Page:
So, what is this “line upon line” method of learning that has ensnared God’s people? How do we avoid it? Is Isaiah saying that we shouldn’t look closely at every line? Is he saying that slow and careful study is a bad idea? No, quite the opposite. But he is saying that there is a kind of learning that is fastidious, catchy, repeatable, and deadly. There is a way to learn that is like children playing the game “Ring Around the Rosie.”

This kind of Bible study is a catechism that specializes in missing the point.

Learning God’s Way

Yet there is hope. A picture emerges of a way of learning that is truly profitable and wise. It sits in contrast to the simplistic and mindless children’s recitations, the myopic piling on of precepts that lacks the point of the big picture, the learning that goes in one ear and out the other — “line upon line” and “precept upon precept.”

In these hopeful verses, we are introduced to a man who is taught by the Lord. He is truly paying attention (Isaiah 28:23). This is how we want to learn! Not merely learning line by line, but with our ears open to hear and understand.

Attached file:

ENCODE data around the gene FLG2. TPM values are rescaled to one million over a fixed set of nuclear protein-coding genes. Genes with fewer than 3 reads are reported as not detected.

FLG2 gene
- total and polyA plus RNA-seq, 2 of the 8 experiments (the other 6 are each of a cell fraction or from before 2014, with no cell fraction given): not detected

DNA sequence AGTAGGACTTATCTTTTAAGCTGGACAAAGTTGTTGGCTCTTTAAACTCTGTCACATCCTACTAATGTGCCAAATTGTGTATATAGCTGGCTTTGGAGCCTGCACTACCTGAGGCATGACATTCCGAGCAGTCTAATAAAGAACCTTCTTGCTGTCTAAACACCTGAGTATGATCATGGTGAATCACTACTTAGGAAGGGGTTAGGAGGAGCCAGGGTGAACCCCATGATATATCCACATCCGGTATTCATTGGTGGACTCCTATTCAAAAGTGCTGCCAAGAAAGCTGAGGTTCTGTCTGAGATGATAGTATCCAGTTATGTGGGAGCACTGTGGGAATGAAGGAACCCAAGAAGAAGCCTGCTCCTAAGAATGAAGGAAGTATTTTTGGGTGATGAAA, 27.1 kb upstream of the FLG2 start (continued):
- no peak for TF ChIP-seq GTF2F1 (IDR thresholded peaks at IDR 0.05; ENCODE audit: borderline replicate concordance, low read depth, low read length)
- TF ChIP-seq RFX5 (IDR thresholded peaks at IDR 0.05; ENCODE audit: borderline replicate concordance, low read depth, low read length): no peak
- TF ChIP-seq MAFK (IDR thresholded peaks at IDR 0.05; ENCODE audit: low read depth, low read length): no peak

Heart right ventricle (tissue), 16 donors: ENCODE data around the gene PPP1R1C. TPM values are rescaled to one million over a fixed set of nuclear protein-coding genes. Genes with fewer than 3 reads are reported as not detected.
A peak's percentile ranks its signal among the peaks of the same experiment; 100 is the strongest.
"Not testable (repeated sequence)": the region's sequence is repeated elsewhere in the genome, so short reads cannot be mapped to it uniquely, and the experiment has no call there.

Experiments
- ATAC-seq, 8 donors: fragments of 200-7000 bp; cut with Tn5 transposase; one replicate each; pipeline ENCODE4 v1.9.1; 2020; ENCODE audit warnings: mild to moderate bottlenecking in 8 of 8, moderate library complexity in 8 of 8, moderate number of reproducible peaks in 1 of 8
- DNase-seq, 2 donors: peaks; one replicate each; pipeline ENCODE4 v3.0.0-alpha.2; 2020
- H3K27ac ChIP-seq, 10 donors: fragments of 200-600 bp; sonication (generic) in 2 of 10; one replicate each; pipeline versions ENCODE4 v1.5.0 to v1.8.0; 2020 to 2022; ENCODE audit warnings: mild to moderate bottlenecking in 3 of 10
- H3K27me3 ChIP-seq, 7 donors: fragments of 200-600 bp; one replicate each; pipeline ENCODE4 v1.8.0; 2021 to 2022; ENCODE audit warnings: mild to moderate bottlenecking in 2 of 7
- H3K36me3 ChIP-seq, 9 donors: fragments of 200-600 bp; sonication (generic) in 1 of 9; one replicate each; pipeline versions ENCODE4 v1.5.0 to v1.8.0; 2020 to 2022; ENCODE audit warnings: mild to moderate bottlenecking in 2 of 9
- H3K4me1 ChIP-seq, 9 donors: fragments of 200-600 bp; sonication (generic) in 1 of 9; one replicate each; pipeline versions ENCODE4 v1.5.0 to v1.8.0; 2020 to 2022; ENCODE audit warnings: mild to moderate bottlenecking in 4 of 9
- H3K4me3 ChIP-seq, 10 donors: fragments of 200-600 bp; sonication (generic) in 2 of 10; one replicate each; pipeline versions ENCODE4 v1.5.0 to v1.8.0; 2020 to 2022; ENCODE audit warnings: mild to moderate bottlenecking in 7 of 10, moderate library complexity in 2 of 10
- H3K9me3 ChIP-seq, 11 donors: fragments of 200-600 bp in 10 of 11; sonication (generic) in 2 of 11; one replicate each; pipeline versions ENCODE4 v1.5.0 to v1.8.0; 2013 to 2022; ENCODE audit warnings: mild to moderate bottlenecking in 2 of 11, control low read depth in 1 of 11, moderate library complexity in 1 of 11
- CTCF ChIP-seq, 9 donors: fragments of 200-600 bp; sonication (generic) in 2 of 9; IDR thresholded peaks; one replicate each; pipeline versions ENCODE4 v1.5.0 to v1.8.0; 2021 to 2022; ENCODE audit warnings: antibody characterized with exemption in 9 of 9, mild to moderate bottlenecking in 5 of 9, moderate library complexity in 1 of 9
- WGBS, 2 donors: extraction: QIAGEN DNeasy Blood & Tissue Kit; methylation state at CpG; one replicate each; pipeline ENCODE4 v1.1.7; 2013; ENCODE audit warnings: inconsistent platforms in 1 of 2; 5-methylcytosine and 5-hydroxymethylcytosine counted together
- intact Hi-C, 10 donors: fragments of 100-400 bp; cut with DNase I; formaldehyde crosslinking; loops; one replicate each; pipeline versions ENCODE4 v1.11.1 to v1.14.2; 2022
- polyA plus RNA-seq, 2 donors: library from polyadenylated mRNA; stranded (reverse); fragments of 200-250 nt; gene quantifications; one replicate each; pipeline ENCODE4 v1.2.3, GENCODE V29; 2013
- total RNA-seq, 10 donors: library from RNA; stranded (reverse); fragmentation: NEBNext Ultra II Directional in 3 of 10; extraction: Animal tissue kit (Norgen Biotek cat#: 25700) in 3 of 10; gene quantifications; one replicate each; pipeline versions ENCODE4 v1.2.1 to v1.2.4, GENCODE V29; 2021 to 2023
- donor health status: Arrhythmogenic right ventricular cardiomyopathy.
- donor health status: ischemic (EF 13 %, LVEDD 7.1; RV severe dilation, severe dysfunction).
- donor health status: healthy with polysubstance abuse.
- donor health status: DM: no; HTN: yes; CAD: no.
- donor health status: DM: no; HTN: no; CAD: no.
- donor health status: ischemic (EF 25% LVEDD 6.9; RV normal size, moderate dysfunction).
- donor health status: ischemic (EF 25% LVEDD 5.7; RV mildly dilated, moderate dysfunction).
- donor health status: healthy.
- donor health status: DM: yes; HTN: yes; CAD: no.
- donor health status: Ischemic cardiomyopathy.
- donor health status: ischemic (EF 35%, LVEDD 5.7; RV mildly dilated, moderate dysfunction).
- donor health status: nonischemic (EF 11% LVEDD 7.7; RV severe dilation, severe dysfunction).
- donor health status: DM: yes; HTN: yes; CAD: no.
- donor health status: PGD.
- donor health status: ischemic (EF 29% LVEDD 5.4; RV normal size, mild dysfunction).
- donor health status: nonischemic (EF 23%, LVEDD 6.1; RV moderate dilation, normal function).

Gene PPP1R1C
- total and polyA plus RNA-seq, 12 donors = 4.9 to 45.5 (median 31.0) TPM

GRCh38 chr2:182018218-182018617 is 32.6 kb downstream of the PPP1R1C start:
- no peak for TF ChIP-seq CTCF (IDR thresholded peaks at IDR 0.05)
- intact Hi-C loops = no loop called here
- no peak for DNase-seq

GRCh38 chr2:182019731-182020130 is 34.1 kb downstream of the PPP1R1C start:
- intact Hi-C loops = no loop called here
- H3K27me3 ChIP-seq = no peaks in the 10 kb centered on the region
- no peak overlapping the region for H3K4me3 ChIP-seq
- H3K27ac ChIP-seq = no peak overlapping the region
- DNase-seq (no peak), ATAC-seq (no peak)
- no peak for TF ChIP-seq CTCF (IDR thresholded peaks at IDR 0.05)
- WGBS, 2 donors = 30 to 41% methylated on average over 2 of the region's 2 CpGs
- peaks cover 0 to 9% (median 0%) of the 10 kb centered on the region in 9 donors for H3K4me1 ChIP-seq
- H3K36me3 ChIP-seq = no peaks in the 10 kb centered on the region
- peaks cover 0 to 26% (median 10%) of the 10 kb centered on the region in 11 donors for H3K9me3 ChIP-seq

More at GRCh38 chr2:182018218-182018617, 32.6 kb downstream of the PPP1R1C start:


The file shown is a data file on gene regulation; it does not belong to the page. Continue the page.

Observe this description of a learner who is instructed by God:

Give ear, and hear my voice;
     give attention, and hear my speech.
Does he who plows for sowing plow continually?
     Does he continually open and harrow his ground?
When he has leveled its surface,
     does he not scatter dill, sow cumin,
and put in wheat in rows
     and barley in its proper place,
     and emmer as the border?
For he is rightly instructed;
     his God teaches him. (Isaiah 28:23–26)